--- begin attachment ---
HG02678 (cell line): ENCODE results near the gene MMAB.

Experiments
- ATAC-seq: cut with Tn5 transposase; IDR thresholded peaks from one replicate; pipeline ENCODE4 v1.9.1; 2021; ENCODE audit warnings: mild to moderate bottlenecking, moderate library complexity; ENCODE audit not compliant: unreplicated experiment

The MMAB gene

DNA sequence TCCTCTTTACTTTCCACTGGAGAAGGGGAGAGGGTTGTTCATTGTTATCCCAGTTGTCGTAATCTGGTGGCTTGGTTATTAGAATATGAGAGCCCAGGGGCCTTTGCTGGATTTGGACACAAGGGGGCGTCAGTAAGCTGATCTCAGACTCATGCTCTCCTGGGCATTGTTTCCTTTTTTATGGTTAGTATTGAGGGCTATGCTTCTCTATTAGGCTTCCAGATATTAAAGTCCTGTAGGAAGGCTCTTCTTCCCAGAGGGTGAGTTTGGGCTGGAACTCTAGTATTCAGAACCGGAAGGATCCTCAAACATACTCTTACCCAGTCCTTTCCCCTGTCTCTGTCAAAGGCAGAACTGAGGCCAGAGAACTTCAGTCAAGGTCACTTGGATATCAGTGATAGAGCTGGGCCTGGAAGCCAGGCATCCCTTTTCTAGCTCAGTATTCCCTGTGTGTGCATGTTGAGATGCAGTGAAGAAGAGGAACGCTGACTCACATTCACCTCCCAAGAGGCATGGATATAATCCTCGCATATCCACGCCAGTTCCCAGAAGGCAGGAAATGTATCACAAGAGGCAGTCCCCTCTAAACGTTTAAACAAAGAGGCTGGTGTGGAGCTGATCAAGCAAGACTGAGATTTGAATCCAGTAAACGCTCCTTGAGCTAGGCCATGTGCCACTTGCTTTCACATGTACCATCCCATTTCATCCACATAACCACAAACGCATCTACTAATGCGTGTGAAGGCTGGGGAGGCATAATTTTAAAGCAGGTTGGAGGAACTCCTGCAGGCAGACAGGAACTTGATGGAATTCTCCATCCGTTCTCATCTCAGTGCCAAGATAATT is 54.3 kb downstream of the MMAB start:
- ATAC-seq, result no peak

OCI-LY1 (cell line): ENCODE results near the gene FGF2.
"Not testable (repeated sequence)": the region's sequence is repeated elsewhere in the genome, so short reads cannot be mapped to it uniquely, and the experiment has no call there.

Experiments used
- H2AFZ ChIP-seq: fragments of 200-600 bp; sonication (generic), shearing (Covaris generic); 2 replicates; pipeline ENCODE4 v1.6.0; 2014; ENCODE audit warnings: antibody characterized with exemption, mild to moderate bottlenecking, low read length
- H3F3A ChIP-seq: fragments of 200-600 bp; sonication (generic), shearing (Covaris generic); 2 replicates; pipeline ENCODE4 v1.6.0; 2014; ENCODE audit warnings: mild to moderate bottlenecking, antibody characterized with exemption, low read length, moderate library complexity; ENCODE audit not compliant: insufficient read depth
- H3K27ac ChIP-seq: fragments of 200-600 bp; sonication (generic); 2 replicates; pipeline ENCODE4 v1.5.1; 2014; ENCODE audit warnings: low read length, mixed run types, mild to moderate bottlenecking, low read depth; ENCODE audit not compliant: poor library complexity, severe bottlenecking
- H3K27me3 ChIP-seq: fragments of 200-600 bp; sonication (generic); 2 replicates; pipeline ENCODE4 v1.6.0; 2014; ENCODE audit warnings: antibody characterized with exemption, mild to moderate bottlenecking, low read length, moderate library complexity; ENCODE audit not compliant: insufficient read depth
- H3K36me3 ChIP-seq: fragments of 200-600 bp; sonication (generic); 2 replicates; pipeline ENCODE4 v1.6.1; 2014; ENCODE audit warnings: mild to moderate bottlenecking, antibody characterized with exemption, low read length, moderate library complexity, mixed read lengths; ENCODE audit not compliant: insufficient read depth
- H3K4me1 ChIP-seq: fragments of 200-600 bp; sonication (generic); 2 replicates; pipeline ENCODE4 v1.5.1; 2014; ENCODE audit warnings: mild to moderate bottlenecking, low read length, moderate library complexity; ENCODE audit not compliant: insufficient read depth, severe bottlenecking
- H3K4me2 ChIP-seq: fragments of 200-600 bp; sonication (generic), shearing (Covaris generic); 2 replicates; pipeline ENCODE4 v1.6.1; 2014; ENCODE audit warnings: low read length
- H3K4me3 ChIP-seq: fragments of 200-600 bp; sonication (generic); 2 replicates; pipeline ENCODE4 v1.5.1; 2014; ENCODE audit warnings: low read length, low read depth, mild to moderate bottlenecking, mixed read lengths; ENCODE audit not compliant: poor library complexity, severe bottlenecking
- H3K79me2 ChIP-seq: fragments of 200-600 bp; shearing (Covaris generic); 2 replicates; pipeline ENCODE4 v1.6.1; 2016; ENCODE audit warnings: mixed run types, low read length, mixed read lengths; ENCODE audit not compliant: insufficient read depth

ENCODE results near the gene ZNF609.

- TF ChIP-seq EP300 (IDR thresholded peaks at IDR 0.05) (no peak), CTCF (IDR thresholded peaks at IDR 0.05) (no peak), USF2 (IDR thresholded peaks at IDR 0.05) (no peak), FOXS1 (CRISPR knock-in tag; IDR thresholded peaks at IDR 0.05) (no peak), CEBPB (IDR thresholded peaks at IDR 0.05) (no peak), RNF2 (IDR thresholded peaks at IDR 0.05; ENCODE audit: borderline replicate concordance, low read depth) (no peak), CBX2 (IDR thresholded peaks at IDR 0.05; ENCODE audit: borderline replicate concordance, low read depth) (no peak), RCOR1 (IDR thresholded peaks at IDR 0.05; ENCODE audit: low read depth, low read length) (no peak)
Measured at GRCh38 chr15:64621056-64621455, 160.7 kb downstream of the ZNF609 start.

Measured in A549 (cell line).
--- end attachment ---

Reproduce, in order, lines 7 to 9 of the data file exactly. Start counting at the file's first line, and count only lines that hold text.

OCI-LY1 (cell line): ENCODE results near the gene FGF2.
"Not testable (repeated sequence)": the region's sequence is repeated elsewhere in the genome, so short reads cannot be mapped to it uniquely, and the experiment has no call there.

Experiments used